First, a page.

For all these years, people have enjoyed the Christmas spirit exuded in the Seuss classic, whether it be reading the story or watching the television special.  That spirit is lost in the new live action film of How the Grinch Stole Christmas, which mistakes the spirit for flagrant dynamics.  This films yearns for the audience to latch on to its story of the Grinch's past and why he hates the Christmas loving Who's of Whoville.  The misunderstanding here is that the audience will feel bad for the Grinch if we know why he is this way, but it only causes the film to be an hour longer than it should be.

There's only so much filth and frustration an audience (especially one that is predominately of the Disney-set) can handle -- to think that this story, which took only 30 minutes to make into a cartoon and 15 minutes to read can be pushed into a 110 minute format is gross overestimation.  I love the aspects of the Grinch that Seuss invented, but the additions that are made for this film are hurt because they lack what Seuss had already done.

Ron Howard's production of How the Grinch Stole Christmas loses sight of the world that Seuss created.  The art directors, makeup artists, and costume designers all went out of their way to create a world that looked like the Seuss drawings but the story that Howard has created with screenwriters Jeffery Price and Peter S. Seaman loses the delight that was present in the words.   The Machiavellian villain of the Grinch character is supposed to come out as cunning, not over the top.

Jim Carrey gives his all to make this a memorable performance of the Grinch, but there's something maddeningly old-hat about his performance.  He does rush around, in what had to have been a horrible costume to work in, creating a storm of problems with overacting galore  It does not seem like the Grinch but instead like someone trying too hard to be the Grinch.  I liked his performance in The Mask, a near facsimile to his performance here, much more.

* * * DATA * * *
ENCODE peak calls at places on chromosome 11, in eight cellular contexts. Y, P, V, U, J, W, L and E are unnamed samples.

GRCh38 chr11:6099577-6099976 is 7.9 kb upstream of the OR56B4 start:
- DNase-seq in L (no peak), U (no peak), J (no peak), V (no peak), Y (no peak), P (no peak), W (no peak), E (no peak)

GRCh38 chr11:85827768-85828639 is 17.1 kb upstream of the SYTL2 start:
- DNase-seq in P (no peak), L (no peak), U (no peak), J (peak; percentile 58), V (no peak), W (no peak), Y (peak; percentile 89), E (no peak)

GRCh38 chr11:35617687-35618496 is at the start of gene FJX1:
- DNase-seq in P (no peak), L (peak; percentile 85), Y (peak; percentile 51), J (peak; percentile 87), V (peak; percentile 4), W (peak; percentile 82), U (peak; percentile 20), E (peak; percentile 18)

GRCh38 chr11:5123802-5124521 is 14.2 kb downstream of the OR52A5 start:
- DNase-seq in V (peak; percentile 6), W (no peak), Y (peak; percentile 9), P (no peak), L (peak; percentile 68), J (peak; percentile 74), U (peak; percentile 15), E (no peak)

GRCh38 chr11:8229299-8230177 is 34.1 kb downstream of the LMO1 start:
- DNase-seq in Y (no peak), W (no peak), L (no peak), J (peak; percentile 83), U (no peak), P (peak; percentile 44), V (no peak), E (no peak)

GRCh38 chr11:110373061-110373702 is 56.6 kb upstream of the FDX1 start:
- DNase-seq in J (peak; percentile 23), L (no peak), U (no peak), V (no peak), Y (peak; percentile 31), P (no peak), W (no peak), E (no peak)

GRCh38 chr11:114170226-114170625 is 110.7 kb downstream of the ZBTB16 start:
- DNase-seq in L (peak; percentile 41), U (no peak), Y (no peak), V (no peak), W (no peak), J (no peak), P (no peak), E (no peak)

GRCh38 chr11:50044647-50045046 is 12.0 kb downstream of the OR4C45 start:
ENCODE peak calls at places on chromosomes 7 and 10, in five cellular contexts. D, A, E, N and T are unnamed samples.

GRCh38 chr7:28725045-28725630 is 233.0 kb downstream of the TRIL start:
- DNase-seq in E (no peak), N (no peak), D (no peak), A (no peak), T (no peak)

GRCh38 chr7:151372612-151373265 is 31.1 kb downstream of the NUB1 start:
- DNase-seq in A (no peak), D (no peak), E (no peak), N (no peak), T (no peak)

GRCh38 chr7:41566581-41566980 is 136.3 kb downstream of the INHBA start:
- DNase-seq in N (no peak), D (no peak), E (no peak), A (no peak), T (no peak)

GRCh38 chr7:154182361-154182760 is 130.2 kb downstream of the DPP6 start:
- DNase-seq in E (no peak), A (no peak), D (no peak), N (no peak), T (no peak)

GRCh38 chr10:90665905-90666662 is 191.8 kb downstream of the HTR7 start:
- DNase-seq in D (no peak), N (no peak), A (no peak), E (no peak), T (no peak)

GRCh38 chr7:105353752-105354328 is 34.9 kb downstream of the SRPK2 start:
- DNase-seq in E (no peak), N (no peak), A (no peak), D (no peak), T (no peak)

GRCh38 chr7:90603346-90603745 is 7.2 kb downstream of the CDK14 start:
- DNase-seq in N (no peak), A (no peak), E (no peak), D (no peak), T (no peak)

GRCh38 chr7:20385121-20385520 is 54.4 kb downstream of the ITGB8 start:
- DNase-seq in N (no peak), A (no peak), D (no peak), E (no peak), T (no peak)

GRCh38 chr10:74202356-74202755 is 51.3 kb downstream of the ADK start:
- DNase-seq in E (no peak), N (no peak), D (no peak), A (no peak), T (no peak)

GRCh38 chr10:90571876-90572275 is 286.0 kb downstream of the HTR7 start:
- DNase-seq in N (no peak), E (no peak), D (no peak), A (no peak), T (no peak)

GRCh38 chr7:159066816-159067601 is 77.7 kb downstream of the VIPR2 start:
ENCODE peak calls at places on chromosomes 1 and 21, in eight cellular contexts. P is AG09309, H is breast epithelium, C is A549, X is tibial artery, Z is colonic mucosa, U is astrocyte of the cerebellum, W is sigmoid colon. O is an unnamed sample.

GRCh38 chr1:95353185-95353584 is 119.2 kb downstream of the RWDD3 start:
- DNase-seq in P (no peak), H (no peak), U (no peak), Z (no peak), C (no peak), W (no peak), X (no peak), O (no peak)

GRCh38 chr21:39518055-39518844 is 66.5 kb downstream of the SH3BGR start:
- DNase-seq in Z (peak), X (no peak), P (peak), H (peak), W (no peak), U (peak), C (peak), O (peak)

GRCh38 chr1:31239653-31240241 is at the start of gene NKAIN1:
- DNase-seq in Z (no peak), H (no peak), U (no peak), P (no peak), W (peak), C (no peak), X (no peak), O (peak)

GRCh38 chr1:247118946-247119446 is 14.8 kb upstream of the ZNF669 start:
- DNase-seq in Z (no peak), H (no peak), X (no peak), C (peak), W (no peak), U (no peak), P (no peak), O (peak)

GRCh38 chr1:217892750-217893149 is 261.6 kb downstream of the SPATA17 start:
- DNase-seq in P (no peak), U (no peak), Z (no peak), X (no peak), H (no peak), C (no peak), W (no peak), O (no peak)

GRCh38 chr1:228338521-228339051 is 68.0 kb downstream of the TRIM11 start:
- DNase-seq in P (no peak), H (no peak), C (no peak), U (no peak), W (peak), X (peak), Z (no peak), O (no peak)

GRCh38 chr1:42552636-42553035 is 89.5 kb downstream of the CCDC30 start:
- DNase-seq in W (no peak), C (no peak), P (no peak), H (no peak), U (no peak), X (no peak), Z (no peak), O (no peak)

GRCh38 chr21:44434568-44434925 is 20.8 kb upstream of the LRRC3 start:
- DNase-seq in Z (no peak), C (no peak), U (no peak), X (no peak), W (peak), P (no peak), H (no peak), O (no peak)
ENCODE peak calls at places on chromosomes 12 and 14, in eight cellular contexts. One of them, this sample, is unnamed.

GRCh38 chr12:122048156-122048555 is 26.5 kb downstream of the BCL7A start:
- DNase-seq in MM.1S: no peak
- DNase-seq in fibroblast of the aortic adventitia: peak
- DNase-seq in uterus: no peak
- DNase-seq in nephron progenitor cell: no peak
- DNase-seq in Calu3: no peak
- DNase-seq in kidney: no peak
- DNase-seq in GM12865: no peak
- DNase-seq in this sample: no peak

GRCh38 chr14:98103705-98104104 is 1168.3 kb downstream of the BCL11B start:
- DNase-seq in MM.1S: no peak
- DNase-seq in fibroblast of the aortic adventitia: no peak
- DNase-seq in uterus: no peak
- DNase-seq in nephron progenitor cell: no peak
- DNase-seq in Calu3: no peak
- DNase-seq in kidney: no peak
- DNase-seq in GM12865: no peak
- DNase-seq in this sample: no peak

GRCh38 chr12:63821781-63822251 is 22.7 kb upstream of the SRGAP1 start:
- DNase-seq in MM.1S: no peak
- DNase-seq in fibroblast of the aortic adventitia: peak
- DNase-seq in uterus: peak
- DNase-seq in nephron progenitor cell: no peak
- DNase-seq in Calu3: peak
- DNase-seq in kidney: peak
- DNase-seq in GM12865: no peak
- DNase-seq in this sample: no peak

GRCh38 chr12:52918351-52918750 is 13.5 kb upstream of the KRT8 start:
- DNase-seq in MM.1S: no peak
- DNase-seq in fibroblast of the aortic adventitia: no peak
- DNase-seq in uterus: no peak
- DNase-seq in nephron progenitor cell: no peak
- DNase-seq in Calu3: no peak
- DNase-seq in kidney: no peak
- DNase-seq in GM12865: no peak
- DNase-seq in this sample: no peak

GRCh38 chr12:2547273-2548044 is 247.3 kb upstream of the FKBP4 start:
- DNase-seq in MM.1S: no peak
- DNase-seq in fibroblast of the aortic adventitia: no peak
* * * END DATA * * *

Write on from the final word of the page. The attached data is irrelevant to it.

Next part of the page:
The narration by Anthony Hopkins is nearly painful to listen to.  While one of the greatest actors currently working, Hopkins just doesn't have the voice to work well with this story.  It's almost like he had never read the story and was nonchalantly spouting out what was written.  Using the original Boris Karloff narration for the TV short would have been a much better way to go.

While her character is dumbed down and even forced to sing (argh!), the performance from Taylor Momsen as Little Cindy Lou Who comes out of the dust that is a cast of a hundred.  She seems to be taken to the Grinch, feeling that he has a heart somewhere in that harsh demeanor.  I liked the way she looked at him with nearly no discourse and I liked the way she never became cloying.  That's a real testament to any child actor these days.

Ron Howard is not one of my favorite directors.  I consider Apollo 13, his critical pride and joy, to be one of the most overrated films ever made, with direction that seems lost in the visual effects.  Here, he seems hampered by a false pretense of egotism.  It's like he knows that the film will do gangbusters in the box office and that he can take it as far as he wants.  What he does not take into consideration is that people want to see Dr. Seuss' How the Grinch Stole Christmas, not Ron Howard's How Opie Stole the Grinch.